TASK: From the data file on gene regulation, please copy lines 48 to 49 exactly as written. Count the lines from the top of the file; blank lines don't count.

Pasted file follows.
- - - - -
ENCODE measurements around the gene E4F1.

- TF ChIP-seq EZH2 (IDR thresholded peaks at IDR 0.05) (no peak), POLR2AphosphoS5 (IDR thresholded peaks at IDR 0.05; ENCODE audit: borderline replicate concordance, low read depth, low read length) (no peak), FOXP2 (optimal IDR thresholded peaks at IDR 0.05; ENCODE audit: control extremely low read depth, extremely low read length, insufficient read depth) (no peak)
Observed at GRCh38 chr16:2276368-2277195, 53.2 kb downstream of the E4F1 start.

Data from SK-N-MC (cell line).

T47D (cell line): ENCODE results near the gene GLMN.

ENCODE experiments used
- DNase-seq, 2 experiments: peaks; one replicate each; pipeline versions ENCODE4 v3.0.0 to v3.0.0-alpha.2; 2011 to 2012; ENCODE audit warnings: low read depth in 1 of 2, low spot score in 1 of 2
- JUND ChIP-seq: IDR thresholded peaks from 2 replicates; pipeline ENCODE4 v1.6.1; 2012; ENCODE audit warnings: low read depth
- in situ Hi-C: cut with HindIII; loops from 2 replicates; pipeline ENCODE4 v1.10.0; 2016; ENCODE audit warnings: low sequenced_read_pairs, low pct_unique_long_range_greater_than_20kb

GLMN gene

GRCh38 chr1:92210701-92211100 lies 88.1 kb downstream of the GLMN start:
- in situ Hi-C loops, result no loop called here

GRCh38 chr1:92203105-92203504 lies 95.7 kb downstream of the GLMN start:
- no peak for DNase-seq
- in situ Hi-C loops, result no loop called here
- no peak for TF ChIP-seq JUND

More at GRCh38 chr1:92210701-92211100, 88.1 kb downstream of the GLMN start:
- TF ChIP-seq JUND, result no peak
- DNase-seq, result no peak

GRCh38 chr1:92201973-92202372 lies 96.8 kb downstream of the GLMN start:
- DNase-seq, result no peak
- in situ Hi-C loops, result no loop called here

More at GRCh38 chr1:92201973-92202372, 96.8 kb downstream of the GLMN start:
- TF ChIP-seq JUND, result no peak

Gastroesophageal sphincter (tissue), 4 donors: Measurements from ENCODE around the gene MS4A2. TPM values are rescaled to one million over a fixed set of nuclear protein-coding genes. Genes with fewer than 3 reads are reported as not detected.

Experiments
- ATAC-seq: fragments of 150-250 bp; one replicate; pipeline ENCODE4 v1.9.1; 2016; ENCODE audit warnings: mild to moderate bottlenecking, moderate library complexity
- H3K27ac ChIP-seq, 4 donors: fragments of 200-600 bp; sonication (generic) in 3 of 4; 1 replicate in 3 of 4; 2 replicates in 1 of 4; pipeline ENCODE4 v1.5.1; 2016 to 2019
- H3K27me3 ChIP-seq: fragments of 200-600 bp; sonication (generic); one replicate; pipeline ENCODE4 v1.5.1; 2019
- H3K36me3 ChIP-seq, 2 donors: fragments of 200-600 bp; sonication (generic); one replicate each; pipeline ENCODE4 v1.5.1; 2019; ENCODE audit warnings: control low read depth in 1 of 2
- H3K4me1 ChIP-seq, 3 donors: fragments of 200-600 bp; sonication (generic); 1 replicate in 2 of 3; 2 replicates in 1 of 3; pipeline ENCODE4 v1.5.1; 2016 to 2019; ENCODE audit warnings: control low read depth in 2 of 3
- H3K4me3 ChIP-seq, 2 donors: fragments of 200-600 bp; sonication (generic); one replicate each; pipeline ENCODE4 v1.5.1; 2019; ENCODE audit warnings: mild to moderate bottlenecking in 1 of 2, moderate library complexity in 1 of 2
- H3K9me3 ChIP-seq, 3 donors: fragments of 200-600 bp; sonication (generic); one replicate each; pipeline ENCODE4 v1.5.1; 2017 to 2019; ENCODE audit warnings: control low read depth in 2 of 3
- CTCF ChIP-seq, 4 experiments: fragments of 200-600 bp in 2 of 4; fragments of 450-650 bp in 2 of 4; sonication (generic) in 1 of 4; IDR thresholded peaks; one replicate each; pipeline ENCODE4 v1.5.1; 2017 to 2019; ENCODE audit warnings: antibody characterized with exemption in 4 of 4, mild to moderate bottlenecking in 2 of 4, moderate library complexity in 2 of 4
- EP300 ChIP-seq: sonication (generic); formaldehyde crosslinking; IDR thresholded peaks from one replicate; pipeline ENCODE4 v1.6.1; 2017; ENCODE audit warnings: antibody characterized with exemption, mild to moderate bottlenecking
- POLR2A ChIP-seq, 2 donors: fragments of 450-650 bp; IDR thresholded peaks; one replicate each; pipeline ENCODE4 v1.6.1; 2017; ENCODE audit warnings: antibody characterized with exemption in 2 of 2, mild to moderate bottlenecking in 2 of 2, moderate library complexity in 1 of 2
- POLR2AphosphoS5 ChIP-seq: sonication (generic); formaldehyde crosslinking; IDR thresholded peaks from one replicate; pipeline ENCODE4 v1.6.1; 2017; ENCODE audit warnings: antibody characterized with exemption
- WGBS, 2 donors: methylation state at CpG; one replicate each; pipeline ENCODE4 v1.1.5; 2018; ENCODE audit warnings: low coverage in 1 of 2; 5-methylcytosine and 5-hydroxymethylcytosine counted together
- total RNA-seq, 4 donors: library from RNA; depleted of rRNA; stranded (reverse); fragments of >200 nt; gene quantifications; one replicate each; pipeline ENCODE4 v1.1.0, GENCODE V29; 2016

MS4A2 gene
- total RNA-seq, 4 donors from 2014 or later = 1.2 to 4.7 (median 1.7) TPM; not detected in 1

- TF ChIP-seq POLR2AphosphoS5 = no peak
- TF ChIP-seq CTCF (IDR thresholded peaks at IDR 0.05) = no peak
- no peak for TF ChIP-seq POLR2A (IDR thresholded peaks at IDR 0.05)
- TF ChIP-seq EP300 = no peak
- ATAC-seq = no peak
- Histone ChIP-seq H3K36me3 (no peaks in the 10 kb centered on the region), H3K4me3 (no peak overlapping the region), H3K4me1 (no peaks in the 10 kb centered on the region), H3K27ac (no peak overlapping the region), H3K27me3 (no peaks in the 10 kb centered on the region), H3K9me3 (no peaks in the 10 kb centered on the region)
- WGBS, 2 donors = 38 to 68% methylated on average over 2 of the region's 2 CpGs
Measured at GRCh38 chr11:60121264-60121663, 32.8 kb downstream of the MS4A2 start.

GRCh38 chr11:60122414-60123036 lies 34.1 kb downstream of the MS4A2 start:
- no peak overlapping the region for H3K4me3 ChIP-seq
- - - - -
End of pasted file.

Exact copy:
- WGBS, 2 donors = 38 to 68% methylated on average over 2 of the region's 2 CpGs
Measured at GRCh38 chr11:60121264-60121663, 32.8 kb downstream of the MS4A2 start.